Cover Design on a Budget

Posted by on May 4, 2013 in Design Advice | One Comment

flightandfawnaWhere to begin when it comes to book cover design? To start, it’s best that you’ve read the book and truly understand what the author is trying to convey through their story. Or, if you’re unable to read through from cover to cover, asking the author what their vision is can be a great starting point when laying out a cover.

But then you run into the problem with material– surly you can’t direct your own photo shoot to get the exact shot you’re interested in for a cover. That alone would run your budget into the thousands, easily. Fear not! I have a couple helpful tips when designing on a budget, especially if you’re looking at taking on this task by yourself:

  • Stock images can be expensive if you’re looking on websites like Veer or IStockPhoto, so look for free (or inexpensive) stock by Googling “Free Stock Images”. Stock Exchange is one I frequent to see if any images might fit my ideas.
  • Instead of using Photoshop, save money by using an online image editor, such as Pixlr.
  • There are endless tutorials with photo-editing techniques on the web, but a good community to check out that’s all art focused is DeviantArt. Try searching “photoshop tutorial” or “image editing tutorial” and you should find a step-by-step guide on how to achieve certain looks. These should translate into Pixlr, but I can’t say 100%!
  • Don’t settle for the standard fonts installed on your computer! There are a ton of great websites out there that offer free fonts for you to use! I personally like Font Space or Font Squirrel. Need help installing a font on your computer? Here’s a step-by-step for Windows users and Mac users.

Remember: whenever you’re using a stock photo, make sure you check the rules and paramaters to using that particular image. If possible, reach out to the photographer and see what their stock usage terms are. Usually, they like to be credited as the photographer– sometimes, they ask for a small royalty (and for book covers it’s usually under $100).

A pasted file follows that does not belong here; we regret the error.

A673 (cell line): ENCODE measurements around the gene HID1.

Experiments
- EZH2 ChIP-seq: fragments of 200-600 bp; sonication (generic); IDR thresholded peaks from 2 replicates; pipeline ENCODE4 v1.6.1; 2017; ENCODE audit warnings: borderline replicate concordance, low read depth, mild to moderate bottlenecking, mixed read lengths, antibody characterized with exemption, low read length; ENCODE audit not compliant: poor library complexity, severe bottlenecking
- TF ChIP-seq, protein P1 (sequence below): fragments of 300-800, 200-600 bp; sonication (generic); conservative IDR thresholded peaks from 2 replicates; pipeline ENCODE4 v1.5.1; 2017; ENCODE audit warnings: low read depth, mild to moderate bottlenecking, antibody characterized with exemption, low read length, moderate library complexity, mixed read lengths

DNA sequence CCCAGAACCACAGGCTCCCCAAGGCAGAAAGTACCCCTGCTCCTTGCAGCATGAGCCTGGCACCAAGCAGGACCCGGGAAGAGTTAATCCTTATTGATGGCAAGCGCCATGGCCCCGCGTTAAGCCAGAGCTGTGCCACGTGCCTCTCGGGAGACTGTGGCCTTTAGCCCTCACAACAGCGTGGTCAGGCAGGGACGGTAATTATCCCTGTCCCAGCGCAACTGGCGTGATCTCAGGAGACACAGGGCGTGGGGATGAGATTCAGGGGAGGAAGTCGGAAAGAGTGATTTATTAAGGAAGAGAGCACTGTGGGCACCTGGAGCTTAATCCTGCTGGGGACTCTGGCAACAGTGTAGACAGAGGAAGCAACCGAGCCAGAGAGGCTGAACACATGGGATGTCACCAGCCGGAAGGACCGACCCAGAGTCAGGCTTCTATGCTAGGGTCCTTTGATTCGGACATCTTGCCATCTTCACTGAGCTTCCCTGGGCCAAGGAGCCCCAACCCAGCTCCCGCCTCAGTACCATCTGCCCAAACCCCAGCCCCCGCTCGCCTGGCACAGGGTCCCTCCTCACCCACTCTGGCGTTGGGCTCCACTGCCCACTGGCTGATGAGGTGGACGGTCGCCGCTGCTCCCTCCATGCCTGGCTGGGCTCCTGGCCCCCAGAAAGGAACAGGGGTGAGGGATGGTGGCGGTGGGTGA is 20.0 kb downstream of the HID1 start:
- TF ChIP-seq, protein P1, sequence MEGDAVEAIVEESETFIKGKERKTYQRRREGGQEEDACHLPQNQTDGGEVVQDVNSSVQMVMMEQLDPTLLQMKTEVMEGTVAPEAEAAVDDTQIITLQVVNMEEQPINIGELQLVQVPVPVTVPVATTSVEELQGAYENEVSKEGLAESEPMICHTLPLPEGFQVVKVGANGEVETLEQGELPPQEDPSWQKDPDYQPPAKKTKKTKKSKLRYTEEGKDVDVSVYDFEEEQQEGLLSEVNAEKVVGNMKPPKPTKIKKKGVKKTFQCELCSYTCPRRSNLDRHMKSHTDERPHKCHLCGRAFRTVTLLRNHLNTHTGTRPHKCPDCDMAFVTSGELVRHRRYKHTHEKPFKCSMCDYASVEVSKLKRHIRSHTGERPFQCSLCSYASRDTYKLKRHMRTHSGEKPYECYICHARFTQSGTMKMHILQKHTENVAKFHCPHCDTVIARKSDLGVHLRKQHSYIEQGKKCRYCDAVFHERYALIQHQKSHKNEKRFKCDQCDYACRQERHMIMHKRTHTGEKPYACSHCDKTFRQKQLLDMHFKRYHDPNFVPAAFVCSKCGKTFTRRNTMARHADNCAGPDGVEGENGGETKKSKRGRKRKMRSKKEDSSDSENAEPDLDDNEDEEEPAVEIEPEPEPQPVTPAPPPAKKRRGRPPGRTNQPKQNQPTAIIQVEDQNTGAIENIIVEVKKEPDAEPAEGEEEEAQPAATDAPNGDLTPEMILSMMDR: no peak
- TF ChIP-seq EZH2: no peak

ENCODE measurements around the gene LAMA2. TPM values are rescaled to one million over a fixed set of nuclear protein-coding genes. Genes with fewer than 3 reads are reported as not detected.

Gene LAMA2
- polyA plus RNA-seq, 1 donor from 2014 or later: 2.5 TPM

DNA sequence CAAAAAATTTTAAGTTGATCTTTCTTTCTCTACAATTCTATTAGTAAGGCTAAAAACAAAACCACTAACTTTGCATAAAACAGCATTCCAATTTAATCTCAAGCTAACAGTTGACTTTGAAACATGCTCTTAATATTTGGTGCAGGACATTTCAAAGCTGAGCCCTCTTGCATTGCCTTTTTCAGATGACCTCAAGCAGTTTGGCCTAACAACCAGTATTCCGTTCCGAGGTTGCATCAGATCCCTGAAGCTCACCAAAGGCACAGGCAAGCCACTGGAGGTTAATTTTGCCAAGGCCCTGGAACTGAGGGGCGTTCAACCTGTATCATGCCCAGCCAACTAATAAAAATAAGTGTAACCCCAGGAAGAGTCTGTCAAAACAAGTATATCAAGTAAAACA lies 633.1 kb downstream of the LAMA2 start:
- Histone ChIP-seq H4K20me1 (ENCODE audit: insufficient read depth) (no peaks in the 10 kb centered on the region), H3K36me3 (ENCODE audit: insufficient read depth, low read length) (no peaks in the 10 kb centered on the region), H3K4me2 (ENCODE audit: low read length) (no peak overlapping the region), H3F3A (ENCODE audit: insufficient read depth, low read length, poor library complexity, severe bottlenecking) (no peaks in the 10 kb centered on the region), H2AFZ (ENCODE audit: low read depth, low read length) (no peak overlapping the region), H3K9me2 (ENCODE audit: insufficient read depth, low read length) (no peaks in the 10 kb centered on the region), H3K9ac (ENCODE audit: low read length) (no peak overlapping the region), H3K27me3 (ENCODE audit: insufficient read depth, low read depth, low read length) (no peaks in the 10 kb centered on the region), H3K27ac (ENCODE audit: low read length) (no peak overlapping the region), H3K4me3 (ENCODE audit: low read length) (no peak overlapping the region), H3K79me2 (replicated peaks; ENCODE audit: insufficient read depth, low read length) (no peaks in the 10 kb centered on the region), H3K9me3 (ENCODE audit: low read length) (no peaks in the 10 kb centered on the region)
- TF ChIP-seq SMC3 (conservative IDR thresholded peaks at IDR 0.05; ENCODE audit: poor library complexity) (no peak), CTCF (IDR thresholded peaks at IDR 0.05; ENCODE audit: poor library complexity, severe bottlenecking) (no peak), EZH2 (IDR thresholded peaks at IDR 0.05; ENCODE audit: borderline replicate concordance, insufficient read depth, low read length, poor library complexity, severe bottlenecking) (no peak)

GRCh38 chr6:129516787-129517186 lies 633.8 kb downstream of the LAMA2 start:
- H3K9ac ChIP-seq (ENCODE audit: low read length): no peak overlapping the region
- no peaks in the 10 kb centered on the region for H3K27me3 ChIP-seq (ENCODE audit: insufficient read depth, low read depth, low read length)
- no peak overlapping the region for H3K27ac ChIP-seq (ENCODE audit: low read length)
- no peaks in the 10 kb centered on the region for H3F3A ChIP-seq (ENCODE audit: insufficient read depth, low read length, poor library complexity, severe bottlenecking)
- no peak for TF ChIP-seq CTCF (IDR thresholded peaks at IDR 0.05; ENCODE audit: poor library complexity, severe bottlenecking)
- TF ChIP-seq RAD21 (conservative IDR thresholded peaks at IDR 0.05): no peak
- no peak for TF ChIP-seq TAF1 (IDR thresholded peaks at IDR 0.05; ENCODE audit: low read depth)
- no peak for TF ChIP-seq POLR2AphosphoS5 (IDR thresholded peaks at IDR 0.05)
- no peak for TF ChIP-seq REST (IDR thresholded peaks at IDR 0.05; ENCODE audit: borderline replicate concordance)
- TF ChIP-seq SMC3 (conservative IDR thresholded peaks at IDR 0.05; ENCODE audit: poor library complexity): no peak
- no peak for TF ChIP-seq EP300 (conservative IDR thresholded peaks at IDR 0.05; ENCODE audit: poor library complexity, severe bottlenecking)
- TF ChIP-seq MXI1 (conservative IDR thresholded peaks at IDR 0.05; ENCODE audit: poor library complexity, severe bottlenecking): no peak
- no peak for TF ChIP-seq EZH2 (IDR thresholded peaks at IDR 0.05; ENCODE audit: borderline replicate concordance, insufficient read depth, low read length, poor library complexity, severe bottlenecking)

I know I play around making covers for books that are WIP (or not even a chapter into, yet). For me, it’s motivation to continue writing, in hopes of seeing the cover visualized in print form. And even if it doesn’t get that far, the old adage that practice makes perfect is very true when it comes to graphic design. Practice on fake stories, practice on your friends, practice on your dog, Sir Fransis Pups-a-lot, and his new upcoming anthology. The possibilities are endless– just keep at it!


As always, I’m open to questions regarding design. Please don’t hesitate to comment or post on our Facebook Page any questions you might have if you’re looking to tackle a cover design.

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1 Comment

  1. Book Cover Art Chapter 1: Groundwork | REUTS Publications
    February 27, 2014

    […] Unfortunately, different from the editorial phase, cover art requires a certain set of programs to work within, especially if you’re planning on working professionally in the industry. These programs are a part of the Adobe Creative Cloud, including Photoshop, Illustrator and InDesign. Now, all three of these are quite expensive to purchase without  the prospect of frequent use, however you’ll see there are online resource we’ve already touched on in a previous blog post: Cover Design On A Budget. […]

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